The SEC has approved new FINRA rules governing communication with the public. The rules will take effect February 4, 2013. While the rules are generally based on current communications rules, several significant changes will be made. Those changes include:
-The six current types of communications will be replaced with three types: institutional communication, retail communication, and correspondence.
-Institutional communication is communication that is only distributed to institutional investors. In order for a communication to count as institutional communication, the firm must not have “reason to believe” that the communication will be forwarded to non-institutional investors (“retail investors”).
-Retail communication consists of communications to more than 25 non-institutional investors within a 30 calendar day period.
-Correspondence includes communications to 25 or fewer non-institutional investors.
-Replacements for current rules may apply to different categories of communication than the present rules do. For full details on which rules will change, see the FINRA Notice.
Approval, Review, and Recordkeeping Requirements
-There are modified standards for pre-approval of communication by principals.
-Series 16 supervisory analysts may approve research that is not a “research report” if they have technical expertise in the product area and the product does not require licenses they do not have.
-The following are exempted from pre-approval: research/analysis on certain broad, limited topics; forum posts; and communications that do not make recommendations or promote a product or service of the firm.
-FINRA may grant an exemption from pre-approval requirements for good cause.
-Any communication filed with the Advertising Regulation Department must be pre-approved.
-Records must include information on the sources of tables, graphs, and charts.
-If a communication wasn’t pre-approved, records must include the name of the person who prepared and distributed the communication.
Filing Requirements and Review Procedures
-The one-year pre-filing period for new firms will start on the date the firm’s FINRA membership becomes effective. Under the current rule, the period starts when a firm first files an advertisement with FINRA.
-The Advertising Regulation Department may require a firm to file any type or types of communications prior to use.
-The pre-use filing requirement is revised to include retail communications regarding investment companies that include self-created rankings, retail communications concerning securities futures, and retail communications that include bond mutual fund volatility ratings.
-All retail communications concerning closed-end registered investment companies, registered CMOs, and derivatives must be filed with FINRA within 10 business days of first use.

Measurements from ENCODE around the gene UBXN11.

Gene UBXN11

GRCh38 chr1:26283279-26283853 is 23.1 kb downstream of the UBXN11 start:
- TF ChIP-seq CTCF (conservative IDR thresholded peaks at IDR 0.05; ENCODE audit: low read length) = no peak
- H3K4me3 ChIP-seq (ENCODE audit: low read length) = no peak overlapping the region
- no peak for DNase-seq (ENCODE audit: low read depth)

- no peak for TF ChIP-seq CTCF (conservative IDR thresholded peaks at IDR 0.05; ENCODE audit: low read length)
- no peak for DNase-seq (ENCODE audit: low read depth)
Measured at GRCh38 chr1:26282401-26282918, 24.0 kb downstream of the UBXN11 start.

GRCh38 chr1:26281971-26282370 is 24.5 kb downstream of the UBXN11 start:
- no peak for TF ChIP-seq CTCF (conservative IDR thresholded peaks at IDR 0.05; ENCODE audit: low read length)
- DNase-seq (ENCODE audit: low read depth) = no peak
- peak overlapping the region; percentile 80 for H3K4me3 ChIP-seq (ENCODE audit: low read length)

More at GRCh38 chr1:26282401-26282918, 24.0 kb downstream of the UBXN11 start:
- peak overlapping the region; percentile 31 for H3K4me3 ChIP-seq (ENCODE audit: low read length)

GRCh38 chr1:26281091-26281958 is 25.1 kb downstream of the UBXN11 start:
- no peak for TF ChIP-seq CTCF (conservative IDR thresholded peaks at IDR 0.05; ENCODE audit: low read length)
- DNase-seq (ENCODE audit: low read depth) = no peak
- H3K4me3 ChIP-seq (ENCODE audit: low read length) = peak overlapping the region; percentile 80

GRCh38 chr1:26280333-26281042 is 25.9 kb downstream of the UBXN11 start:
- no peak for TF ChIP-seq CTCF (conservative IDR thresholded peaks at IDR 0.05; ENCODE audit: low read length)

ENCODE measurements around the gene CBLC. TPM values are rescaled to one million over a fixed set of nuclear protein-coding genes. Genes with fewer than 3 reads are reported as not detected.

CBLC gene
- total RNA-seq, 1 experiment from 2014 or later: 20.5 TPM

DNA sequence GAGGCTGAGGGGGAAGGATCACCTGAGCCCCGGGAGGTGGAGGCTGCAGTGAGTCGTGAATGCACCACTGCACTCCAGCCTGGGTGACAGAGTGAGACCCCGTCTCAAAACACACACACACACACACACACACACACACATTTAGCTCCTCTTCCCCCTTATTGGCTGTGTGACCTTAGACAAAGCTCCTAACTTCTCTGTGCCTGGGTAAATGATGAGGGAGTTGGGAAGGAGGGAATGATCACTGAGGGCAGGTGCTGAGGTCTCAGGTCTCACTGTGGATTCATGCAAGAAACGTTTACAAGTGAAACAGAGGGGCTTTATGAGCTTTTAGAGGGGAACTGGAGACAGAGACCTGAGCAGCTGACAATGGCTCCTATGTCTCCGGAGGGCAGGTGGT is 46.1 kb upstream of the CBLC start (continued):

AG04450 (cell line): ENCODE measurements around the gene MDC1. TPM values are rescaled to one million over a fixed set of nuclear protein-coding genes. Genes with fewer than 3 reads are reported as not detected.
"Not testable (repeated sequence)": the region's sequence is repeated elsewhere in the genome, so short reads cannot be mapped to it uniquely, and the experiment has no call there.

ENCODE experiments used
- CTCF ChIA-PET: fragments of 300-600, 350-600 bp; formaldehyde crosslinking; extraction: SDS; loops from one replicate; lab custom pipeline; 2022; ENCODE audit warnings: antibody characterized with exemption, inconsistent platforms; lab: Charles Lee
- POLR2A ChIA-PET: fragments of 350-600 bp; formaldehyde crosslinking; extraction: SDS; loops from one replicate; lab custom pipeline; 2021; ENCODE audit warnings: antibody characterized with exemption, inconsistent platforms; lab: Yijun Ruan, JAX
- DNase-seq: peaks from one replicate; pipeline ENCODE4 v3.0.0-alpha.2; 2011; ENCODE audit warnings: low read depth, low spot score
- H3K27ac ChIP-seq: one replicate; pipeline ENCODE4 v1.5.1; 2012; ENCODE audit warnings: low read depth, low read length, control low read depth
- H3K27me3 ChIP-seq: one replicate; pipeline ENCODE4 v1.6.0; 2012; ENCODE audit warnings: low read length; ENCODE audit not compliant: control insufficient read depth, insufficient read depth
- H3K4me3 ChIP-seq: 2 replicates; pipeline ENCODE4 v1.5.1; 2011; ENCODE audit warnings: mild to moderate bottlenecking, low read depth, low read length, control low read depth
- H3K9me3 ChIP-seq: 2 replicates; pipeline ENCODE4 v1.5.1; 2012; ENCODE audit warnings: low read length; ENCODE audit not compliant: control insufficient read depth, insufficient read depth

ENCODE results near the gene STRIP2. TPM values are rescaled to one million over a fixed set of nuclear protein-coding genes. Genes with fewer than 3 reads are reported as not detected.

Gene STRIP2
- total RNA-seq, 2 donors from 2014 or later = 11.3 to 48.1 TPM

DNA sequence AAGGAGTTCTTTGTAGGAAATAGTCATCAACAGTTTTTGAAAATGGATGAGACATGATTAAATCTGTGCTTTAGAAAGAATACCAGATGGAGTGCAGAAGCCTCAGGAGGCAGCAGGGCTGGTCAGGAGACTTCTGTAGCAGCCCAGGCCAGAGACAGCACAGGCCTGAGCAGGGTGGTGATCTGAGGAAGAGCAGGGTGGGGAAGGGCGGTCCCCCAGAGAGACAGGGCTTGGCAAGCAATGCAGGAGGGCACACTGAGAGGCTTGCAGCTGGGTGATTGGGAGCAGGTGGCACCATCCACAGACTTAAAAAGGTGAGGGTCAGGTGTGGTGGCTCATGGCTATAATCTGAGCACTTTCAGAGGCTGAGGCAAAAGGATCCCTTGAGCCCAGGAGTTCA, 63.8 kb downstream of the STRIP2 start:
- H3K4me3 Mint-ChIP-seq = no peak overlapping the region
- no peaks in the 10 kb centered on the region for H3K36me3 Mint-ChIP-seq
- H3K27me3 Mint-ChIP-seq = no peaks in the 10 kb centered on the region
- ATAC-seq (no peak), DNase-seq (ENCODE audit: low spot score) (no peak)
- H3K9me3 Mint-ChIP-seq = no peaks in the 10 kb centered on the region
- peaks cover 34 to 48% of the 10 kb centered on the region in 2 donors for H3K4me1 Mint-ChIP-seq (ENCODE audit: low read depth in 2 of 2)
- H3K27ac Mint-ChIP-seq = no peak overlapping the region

-A present requirement to file advertisements concerning government securities within 10 business days of first use has been eliminated.
-An exclusion from filing exists for:
–Retail communication based on a template that has been filed with FINRA, if the only changes are updating statistical or other “non-narrative” information;
–Retail communications that do not make recommendations or promote a product or service of the firm;
–Online forum posts; and
–Press releases issued by closed-end investment companies listed on the NYSE that are subject to the “immediate release policy.”
-Free writing prospectuses that are prepared by broker-dealers and that will be widely disseminated must be filed with FINRA.
-FINRA may grant an exemption from the concurrent-with-use filing requirement (requirement that states a communication must be filed within 10 business days of first use) for good cause.
-FINRA has added new specifications for illustrations that compare tax-deferred investments with taxable compounding investments. These requirements include using actual federal income tax rates, making a fair comparison, and making appropriate disclosures – the full list of requirements may be found on pages 17-18 of the FINRA Notice.
-A firm must disclose that a testimonial is a paid testimonial if more than $100 is paid for a testimonial (the current rule requires disclosure if more than a “nominal sum” is paid).
-A retail communication that contains a recommendation of securities must disclose if the firm or any associated person involving in preparing the communication has a non-nominal financial interest in the issuer of the security. This is in place of a prior requirement that required disclosure if any of the firm’s officers or partners had a non-nominal financial interest in the issuer.
-Firms are now subject to similar requirements as investment advisers in regards to retail communications about past recommendations – generally specific past recommendations are not allowed. Lists of past recommendations that cover at least one year are acceptable if they include all recommendations for a given type, kind, or classification of security.
-Public appearances will no longer require pre-approval or filing with FINRA. They still require a reasonable basis for recommendations, proper disclosure, and written supervisory procedures.
Guildlines for Communications With the Public Regarding Security Futures
-Communications about securities futures must be accompanied or preceded by a risk disclosure document if it contains the names of specific securities.
Source: FINRA Regulatory Notice 12-29
This alert applies to the Series 6, Series 62, Series 26, Series 24, Series 7, Series 79, Series 99, and Series 82.